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Learn Your World – Sweden

To support your global practice, ACC Docket offers country-specific fun facts from your peers who've been there — literally.

Economy

GDP (purchasing power parity in USD)
US$522 billion (2017 estimate)


Population

10,065,389
(2017 census)


Corruption

According to Transparency International’s 2016 Corruption Perception Index, Sweden ranked 4th “cleanest” (i.e., least corrupt) out of the 176 countries surveyed.


Additional resources

Sweden’s official tourism and travel information www.visitsweden.com

The Emigrants by Vilhelm Moberg, first published in 1949. It tells the story of a Swedish group of emigrants leaving a very poor part of Sweden for America in 1850, a time when a big wave of emigrants left Sweden to try their luck in the United States. The musical “Kristina from Duvemåla” is based on this book (a musical by the ABBA members Björn Ulvaeus and Benny Andersson). 

I f you find yourself in Sweden for business, you will likely feel comfortable. However, it is important to remember there are subtle differences between Swedes and other Europeans. In general, English proficiency is high and it is the preferred language for negotiations in most large companies. Punctuality is extremely important for both business and social meetings. Attire is smart but casual for both sexes — men often wear smart suits without the formality of a tie.

Gifts are not usually expected for business meetings but, if supplied, they should be of low value. However, if you are invited to someone’s house, a small gift such as flowers or chocolates is expected. If you are seated beside the hostess, don’t forget that you are expected to give a small thank you speech.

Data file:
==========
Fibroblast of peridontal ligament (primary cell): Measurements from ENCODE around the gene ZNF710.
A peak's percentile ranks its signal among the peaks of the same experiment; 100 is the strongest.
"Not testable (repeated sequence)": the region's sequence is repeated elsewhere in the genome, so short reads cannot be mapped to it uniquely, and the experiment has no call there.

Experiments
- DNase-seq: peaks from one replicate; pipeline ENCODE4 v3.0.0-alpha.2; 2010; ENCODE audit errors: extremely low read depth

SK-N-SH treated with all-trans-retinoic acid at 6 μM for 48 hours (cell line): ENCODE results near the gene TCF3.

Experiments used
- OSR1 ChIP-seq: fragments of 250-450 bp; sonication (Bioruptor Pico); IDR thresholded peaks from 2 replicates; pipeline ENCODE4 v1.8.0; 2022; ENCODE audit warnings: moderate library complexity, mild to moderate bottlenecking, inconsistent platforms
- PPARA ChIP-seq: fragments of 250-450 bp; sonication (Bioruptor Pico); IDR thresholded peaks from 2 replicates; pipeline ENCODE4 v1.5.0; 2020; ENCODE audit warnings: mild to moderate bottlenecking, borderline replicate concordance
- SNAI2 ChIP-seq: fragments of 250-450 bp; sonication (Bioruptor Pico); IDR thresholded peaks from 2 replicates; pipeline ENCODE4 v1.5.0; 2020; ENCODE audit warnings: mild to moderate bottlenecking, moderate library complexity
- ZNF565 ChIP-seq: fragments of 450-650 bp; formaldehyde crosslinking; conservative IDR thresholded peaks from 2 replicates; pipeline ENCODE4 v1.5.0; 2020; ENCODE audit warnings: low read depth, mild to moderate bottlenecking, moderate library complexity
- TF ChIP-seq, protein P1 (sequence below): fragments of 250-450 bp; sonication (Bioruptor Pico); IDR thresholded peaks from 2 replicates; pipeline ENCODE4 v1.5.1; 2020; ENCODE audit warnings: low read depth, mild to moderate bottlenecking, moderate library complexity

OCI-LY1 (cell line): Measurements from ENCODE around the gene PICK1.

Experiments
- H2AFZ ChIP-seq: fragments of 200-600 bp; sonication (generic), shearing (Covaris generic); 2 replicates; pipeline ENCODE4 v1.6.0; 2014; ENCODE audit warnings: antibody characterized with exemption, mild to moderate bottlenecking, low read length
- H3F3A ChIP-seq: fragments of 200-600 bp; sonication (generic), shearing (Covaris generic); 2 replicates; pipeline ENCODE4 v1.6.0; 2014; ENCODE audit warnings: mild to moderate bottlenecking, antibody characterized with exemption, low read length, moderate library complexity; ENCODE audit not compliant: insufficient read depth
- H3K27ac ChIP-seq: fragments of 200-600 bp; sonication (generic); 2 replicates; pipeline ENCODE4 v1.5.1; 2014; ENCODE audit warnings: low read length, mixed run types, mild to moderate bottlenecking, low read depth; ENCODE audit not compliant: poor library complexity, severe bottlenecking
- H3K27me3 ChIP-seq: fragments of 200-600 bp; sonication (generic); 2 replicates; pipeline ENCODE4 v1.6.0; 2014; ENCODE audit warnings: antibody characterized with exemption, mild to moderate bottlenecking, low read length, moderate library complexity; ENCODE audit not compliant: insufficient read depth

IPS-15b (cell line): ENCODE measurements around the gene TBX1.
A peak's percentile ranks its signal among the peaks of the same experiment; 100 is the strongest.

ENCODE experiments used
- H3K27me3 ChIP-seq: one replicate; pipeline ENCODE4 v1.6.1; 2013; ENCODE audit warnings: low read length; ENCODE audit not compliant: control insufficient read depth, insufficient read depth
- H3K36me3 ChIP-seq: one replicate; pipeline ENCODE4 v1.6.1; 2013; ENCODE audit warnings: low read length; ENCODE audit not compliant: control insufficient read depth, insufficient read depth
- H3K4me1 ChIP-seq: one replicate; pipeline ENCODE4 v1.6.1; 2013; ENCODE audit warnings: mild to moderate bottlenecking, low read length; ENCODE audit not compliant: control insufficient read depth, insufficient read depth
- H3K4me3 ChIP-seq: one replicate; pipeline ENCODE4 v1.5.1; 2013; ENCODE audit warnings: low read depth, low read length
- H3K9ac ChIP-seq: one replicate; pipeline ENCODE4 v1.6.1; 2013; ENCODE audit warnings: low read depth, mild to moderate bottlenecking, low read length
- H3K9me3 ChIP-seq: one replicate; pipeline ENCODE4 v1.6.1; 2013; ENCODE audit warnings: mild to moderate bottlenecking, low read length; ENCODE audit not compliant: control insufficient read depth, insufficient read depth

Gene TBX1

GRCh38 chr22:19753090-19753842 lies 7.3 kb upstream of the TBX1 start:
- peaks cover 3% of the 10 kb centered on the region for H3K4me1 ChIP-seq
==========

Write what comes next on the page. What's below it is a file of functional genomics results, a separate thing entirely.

Jantelagen, the law of Jante, is a Scandinavian concept that is very much a part of Swedes’ psyche. Generally, this means you should not consider yourself to be better than others. This exists in everyday life and in business. All employees, irrespective of their position, expect to be addressed and to address others in an equal manner. Decisions are usually made collectively — which is often referred to as a consensus culture. This can take time, so be prepared.

This also means that negotiations are carried out without open confrontation. Aggressive negotiation with raised voices is considered impolite and disrespectful. When negotiating, Swedes expect you to be realistic in your approach and that common ground should be reached without too much fuss. A Swede would start price negotiations fairly close to what is expected to be the final result. If you counter with a price far from the expected middle ground, you will likely be considered uninterested in doing the business and/or untrustworthy.

If you have time after business is conducted, and are lucky enough to be invited to a country house or cottage, don’t miss the opportunity! Sweden is Europe’s fourth biggest country by area. Swedes love the countryside and most have a country house or cottage in the family. There, you will see Swedes at their most relaxed: open, friendly, and generous. 

About the Author

Nina Macpherson is senior vice president and chief legal officer of Group Function Legal Affairs at Ericsson.